I’ve never been a live podcast recording, or any other form of podcast recording for that matter, so I truly had no idea what to expect. I simply turned up early, found my seat and waited, like the rest of the sold-out audience for 4 complete strangers, you idolise like friends, to arrive on stage and hide some facts under a layer of cheesy laughter filled mash. And I wasn’t disappointed.

The evening was split into two sections. The first an hour of what is essentially factual stand up loosely tied to their working lives on QI and the podcast. Each team member presenting their own tales with each easily creasing you up laughing as highly polished, comedic styled stories were delivered with professional timing and performance. Yet, however slick and funny the spotlight story was I could never quite shake the feeling that this was a tour and the true improvisation of the others heckles and remarks may not be as spontaneous as they appeared. They never looked like they were waiting for a scripted cue but there was always a slight look in their eye to say “and here we go again…”

The second half was the recording of a podcast (which will soon be released). Sadly, it was prefixed with a suggestion that audience members might like to try to spot themselves in the recording so, as they put it, “…if you’ve got a weird laugh, tonight’s your night to shine!” Which cued a woman a few rows behind me to force a false and highly annoying bray, much louder than anything she’d previously released, purely in the search of future podcast fame; somewhat spoiling my enjoyment as it felt like nails on a blackboard every time she laughed and laughed and laughed and laughed. Equally, while having a few moments of side splitting hilarity (accumulating in the teams MC – Dan Schreiber – virtually passing out through oxygen starved laughter at one point) the lack of rehearsal polish meant in parts it just didn’t feel as comedic as it could. It was the true moments of off the cuff timing that brought it back to life, but my mind would wander from time to time away from the four people on stage and the facts that formed their chat.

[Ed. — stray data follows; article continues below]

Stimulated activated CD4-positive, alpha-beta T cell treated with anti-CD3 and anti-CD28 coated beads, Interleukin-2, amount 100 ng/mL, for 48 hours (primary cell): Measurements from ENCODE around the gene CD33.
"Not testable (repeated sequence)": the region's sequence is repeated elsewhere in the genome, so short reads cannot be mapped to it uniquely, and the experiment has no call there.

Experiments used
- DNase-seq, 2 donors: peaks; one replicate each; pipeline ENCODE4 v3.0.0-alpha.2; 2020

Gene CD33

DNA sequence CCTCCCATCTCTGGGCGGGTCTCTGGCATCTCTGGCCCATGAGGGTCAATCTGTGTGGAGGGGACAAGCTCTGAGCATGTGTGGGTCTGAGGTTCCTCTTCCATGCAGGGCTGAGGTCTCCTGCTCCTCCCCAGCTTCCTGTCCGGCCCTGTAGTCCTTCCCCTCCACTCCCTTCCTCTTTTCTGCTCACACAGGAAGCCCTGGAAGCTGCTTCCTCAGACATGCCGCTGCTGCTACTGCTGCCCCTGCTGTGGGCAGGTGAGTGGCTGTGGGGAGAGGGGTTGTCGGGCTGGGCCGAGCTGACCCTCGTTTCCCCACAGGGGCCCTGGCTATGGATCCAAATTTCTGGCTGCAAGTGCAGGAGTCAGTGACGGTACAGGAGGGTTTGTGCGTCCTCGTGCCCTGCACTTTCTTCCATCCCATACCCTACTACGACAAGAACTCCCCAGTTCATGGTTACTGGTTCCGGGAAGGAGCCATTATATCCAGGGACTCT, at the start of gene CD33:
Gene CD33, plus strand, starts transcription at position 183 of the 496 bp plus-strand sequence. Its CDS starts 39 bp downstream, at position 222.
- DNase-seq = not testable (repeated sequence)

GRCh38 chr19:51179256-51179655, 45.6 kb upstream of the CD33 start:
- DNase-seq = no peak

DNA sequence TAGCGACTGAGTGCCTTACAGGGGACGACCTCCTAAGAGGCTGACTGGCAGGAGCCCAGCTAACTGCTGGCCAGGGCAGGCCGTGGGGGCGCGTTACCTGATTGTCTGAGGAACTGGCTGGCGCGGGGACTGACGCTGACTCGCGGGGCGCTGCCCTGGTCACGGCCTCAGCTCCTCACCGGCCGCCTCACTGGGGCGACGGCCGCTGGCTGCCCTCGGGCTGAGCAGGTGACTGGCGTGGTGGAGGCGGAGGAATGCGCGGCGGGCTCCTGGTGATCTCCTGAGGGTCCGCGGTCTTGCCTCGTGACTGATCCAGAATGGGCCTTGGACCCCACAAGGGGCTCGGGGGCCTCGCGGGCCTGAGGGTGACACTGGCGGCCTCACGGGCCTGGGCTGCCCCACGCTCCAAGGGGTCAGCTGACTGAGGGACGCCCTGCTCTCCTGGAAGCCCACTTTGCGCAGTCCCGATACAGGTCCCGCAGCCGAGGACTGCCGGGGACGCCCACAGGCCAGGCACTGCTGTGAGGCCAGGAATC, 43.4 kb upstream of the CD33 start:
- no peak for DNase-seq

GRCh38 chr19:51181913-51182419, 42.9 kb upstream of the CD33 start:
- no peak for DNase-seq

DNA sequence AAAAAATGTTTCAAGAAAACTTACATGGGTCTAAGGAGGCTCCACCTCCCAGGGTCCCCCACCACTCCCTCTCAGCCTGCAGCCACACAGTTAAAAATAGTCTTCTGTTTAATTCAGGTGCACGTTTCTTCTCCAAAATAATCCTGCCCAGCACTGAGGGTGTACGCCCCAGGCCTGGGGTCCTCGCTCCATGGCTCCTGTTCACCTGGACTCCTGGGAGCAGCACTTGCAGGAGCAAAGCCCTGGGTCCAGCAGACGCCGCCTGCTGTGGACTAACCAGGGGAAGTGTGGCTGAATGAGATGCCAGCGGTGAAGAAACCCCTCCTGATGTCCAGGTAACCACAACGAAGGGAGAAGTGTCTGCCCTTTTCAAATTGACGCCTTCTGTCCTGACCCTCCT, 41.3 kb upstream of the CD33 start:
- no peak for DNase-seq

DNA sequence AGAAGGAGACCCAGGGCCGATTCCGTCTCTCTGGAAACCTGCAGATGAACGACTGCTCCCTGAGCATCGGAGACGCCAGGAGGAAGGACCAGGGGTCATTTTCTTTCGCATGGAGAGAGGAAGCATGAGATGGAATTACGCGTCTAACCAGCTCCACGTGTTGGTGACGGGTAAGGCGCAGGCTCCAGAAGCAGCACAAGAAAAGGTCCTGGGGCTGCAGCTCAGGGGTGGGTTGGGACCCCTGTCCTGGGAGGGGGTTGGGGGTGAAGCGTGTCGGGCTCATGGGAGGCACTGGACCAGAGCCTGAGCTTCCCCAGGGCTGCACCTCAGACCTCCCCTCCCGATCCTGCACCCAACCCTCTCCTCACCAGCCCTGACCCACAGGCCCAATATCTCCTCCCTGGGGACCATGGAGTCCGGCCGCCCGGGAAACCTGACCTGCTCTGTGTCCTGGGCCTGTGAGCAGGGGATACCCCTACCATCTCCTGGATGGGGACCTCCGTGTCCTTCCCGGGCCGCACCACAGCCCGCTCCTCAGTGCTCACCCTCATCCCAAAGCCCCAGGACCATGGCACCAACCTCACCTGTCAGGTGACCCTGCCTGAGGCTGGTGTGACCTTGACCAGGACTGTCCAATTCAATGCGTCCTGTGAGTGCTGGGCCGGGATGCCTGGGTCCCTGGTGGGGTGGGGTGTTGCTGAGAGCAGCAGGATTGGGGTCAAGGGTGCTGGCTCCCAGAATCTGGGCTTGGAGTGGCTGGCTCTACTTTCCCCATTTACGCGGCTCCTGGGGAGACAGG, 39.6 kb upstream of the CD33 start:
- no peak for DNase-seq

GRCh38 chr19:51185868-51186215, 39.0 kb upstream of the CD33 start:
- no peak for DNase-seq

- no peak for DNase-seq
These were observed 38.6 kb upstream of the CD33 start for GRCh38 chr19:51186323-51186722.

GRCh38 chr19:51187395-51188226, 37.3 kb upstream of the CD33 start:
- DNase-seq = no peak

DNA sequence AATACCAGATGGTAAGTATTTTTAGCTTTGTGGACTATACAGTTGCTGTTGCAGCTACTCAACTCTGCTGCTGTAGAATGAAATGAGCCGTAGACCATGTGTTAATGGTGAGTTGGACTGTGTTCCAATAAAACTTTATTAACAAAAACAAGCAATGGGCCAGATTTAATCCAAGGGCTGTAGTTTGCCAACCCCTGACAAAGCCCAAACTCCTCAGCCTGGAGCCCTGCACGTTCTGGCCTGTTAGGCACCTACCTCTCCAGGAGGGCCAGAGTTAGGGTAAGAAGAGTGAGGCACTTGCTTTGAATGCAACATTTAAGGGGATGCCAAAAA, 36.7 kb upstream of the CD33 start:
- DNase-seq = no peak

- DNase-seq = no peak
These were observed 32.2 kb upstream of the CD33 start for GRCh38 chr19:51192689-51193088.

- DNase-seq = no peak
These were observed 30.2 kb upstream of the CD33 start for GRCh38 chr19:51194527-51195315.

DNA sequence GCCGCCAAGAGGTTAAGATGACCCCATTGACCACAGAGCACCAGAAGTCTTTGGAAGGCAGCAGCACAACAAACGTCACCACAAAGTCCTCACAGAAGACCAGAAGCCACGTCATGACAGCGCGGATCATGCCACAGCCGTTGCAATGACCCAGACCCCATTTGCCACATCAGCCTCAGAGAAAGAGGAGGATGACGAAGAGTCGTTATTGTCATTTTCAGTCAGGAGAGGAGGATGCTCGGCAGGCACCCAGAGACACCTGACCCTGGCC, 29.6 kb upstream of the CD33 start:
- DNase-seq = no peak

Don’t get me wrong, I haven’t laughed so much, or so hard, in a very long time. Since listening to a previous Fish podcast I expect. It’s just that watching a podcast just isn’t as enjoyable as listening to one because you lose the ability to multitask. You’re just sitting there unable to dip in and out of the conversation as it were; instead forced to silently listen throughout, unable to mentally breathe and refocus. I’m still a huge fan and had a thoroughly enjoyable evening that reignited my mind to the pleasure drawn from simply being made to laugh in a live setting – so much so, that I went and saw Lucy Porter live the very next night. If you listen to podcasts I cannot recommend No Such Thing As A Fish enough, but when it comes to converting those voices into your head into an evening’s live entertainment, I’d prefer to leave the podcast on my phone.

Posted on by 5WC in Opinion, Stage First Edition